Lesser celandine is an extremely variable little perennial that spreads aggressively on fleshy underground tubers which are easily visible when the plant is pulled up. This harbinger of spring often forms dense mats of shiny green accented with yellow flowers. Lesser celandine has three or five lobed, sometimes heart shaped, basal leaves carried on two inch (5 cm) long erect to decumbent stems. The leaves are 1-2 in (1.25-2.5 cm) long and may or may not have toothed margins. They are shiny dark green, sometimes bearing silvery markings. The cup shaped flowers, appearing in late winter and early spring, are usually bright golden yellow and about an inch (2.5 cm) across. Their 8-12 petals fade to white as they age, and tend to fall off readily. The leaves usually die back after flowering too. Before the end of its season, lesser celandine often produces tiny cream colored bulblets in the axils of the leaf stems. A single plant can stand about 2 in (5 cm) tall and, with its long stemmed leaves, spread up to a foot (30 cm) across.
European Horticulturalists have named several dozen selections. ‘Bowles Double’ has double flowers with green centers; ‘Cupreus’ has orange flowers and silvery leaves; ‘Salmon’s White’ has leaves with bronze colored markings and flower petals that are cream colored on top and pale purple beneath; and ‘Flore Pleno’, which is less invasive than others, has double flowers with petals that are golden on top and greenish beneath.
Lesser celandine carpets a hillside in early spring.
Lesser celandine (Ranunculus ficaria) is native to Europe, North Africa and SW Asia. It has escaped cultivation in the New World and now is naturalized in most of NE North America, from Quebec and Ontario south to North Carolina and Missouri. It is also established in Oregon, Washington and British Columbia. The species is rapidly expanding its range wherever the climate is cool and mesic, often growing profusely in floodplains, meadows, lawns and roadsides.
Culture Light: Lesser celandine grows best in partial to full shade. Moisture: Lesser celandine likes a moist soil, rich in organics. Hardiness: USDA Zones 4 -8. Lesser celandine does its thing in the late winter and early spring. Then the flowers and leaves die back and you won’t be able to find it in the summer.
Propagation: The best ways to propagate this perennial are by picking and planting the little bulblets or dividing the tubers.
Individual lesser celandine plants grow to only 2 inches tall and about a foot in diameter but often form colonies that can carpet large areas.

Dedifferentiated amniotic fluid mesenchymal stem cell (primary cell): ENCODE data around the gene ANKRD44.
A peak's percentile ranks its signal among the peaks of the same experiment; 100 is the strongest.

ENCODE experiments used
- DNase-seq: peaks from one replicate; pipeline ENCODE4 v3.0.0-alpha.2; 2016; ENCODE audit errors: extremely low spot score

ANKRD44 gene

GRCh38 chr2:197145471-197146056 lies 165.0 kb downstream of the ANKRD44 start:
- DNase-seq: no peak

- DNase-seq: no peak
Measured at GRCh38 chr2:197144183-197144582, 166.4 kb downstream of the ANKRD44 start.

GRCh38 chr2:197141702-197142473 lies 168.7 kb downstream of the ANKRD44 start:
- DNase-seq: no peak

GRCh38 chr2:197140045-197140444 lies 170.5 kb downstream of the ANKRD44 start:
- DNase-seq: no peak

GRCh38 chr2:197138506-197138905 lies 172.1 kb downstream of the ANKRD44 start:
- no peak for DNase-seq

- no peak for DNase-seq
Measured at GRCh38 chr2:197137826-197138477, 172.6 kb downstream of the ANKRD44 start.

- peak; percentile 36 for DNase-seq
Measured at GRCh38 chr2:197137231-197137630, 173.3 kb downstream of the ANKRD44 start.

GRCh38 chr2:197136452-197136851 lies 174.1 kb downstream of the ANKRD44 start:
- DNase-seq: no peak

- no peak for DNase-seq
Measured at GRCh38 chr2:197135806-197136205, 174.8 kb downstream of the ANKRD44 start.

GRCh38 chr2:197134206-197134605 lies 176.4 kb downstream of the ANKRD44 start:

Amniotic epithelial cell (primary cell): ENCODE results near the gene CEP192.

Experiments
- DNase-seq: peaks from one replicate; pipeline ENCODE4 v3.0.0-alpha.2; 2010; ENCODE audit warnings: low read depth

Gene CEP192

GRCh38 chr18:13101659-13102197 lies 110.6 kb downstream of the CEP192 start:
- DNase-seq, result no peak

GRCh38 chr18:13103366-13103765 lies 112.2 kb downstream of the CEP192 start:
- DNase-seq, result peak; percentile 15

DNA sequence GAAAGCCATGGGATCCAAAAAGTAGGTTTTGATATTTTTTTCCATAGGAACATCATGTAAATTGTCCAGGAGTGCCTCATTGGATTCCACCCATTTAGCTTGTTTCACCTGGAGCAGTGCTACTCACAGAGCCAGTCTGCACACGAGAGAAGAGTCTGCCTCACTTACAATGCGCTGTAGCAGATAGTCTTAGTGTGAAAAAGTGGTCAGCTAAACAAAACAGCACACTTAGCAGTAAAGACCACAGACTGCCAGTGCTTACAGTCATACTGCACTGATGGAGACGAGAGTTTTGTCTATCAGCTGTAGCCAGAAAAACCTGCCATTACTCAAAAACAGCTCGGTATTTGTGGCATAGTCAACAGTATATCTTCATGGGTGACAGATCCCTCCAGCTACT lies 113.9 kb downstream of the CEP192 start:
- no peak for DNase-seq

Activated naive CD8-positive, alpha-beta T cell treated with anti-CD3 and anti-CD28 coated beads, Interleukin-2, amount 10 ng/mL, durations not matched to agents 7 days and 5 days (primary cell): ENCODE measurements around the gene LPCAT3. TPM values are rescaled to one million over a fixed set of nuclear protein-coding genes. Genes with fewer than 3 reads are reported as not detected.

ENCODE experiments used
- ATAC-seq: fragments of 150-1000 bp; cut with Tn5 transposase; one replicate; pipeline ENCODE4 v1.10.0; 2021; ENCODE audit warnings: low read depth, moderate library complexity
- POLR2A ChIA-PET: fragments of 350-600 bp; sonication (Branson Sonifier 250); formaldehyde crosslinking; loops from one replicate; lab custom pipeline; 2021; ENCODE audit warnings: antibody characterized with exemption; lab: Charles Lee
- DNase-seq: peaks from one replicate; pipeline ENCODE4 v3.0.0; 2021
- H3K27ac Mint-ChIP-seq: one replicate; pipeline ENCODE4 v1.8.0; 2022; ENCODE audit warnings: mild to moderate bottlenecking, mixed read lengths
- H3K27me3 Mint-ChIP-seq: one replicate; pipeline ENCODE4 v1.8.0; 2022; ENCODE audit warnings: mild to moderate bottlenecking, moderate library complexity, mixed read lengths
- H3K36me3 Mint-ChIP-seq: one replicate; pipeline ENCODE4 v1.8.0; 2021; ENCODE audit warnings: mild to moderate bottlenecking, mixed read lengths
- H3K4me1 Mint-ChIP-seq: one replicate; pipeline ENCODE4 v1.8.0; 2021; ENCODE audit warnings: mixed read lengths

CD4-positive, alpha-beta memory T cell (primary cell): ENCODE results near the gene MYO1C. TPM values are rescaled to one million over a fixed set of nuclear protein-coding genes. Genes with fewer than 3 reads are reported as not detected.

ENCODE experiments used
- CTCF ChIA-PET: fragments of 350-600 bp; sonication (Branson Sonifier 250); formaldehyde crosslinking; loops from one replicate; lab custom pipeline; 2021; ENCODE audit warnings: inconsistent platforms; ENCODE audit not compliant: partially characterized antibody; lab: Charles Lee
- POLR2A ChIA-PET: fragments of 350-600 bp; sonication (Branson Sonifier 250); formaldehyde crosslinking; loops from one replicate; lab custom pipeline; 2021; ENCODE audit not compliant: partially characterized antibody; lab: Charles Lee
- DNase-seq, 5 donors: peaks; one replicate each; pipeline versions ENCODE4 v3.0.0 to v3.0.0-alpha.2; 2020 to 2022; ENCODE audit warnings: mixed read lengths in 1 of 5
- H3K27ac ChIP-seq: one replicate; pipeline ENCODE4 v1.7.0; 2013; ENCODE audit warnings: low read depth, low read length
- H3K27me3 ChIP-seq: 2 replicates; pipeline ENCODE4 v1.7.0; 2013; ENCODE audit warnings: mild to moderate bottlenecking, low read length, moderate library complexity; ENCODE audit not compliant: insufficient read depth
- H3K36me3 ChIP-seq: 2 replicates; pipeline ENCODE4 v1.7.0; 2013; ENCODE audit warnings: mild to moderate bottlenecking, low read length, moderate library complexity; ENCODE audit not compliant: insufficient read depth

Buttercups are usually grown in the flower bed or under semi-natural conditions in the woodland garden. Lesser celandine completes its growth and flowering in spring before most plants have leafed out, and is thus well suited for growing under deciduous trees and shrubs.
There are more than 400 species of buttercups worldwide including a couple dozen species native to North America, any of which would be a better choice for Yankee gardeners than the invasive lesser celandine.
The word celandine comes originally from the Greek for swallow, because the plant’s springtime emergence was believed to announce the return of the swallows.
The Lesser Celandine by William Wordsworth
There is a Flower, the Lesser Celandine,
That shrinks, like many more, from cold and rain;
And, the first moment that the sun may shine,
Bright as the sun himself, 'tis out again!
When hailstones have been falling, swarm on swarm,
Or blasts the green field and the trees distressed,
Oft have I seen it muffled up from harm,
In close self-shelter, like a Thing at rest.
But lately, one rough day, this Flower I passed,
And recognized it, though an altered form,
Now standing forth an offering to the blast,
And buffeted at will by rain and storm.
I stopped, and said, with inly-muttered voice,
"It doth not love the shower, nor seek the cold:
This neither is its courage nor its choice,
But its necessity in being old.
"The sunshine may not cheer it, nor the dew;
It cannot help itself in its decay;
Stiff in its members, withered, changed of hue."
And, in my spleen, I smiled that it was grey.
To be a Prodigal's Favourite -then, worse truth,
A Miser's Pensioner -behold our lot!
O Man, that from thy fair and shining youth
Age might but take the things Youth needed not!
Lesser celandine is an invasive European weed and can be a serious pest. It often forms dense patches in floodplain forests and other moist sites, smothering and displacing native species. Even the named cultivars can be invasive. The cultivation and sale of lesser celandine are prohibited in Connecticut and Massachusetts.
Enjoy lesser celandine where it grows, but don’t plant it in your garden.